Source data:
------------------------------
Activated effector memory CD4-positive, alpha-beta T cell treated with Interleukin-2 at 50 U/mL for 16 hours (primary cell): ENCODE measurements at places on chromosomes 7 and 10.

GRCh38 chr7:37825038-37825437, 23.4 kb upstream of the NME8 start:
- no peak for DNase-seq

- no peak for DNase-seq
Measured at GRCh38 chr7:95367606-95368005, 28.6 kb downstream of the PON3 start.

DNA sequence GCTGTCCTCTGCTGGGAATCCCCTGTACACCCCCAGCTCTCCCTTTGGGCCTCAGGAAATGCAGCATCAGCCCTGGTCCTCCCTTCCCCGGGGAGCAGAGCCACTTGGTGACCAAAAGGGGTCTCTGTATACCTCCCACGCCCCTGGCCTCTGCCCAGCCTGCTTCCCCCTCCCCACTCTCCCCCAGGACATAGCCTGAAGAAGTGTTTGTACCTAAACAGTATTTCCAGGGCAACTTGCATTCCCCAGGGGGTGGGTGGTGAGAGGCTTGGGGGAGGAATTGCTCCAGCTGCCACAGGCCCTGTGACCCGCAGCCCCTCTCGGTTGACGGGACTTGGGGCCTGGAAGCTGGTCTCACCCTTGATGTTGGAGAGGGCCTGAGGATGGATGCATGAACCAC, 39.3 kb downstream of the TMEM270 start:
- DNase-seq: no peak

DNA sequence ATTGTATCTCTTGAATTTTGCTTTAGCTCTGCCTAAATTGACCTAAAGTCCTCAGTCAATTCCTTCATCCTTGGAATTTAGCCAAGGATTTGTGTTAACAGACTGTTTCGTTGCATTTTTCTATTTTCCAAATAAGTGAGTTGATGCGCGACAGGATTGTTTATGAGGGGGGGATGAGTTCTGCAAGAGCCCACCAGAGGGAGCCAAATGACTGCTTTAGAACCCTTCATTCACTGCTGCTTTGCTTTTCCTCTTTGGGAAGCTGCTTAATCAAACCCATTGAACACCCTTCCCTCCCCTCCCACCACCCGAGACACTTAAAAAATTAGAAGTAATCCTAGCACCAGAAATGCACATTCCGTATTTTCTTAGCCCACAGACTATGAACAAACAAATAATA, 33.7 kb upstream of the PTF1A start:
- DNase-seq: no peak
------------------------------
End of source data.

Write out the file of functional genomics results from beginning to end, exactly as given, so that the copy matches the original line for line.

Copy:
Activated effector memory CD4-positive, alpha-beta T cell treated with Interleukin-2 at 50 U/mL for 16 hours (primary cell): ENCODE measurements at places on chromosomes 7 and 10.

GRCh38 chr7:37825038-37825437, 23.4 kb upstream of the NME8 start:
- no peak for DNase-seq

- no peak for DNase-seq
Measured at GRCh38 chr7:95367606-95368005, 28.6 kb downstream of the PON3 start.

DNA sequence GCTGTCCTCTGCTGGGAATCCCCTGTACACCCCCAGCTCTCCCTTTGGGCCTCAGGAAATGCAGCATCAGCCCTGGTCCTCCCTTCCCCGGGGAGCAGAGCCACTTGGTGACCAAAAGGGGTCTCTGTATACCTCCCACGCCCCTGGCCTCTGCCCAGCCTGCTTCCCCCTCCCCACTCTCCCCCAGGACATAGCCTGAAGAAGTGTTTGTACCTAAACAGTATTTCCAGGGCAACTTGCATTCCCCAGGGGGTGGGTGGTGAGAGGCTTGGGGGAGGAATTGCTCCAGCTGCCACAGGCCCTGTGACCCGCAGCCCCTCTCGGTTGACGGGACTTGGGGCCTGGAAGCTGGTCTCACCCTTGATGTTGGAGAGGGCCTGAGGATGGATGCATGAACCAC, 39.3 kb downstream of the TMEM270 start:
- DNase-seq: no peak

DNA sequence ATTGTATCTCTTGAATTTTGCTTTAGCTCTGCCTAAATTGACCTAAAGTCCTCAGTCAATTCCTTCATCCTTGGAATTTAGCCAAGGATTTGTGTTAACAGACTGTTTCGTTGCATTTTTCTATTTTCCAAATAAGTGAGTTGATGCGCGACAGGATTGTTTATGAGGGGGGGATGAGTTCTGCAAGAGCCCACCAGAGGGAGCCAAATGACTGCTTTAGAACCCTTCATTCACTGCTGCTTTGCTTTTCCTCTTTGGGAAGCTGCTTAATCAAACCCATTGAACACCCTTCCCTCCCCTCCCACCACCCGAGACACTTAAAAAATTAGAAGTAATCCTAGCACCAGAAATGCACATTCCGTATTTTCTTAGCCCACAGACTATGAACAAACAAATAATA, 33.7 kb upstream of the PTF1A start:
- DNase-seq: no peak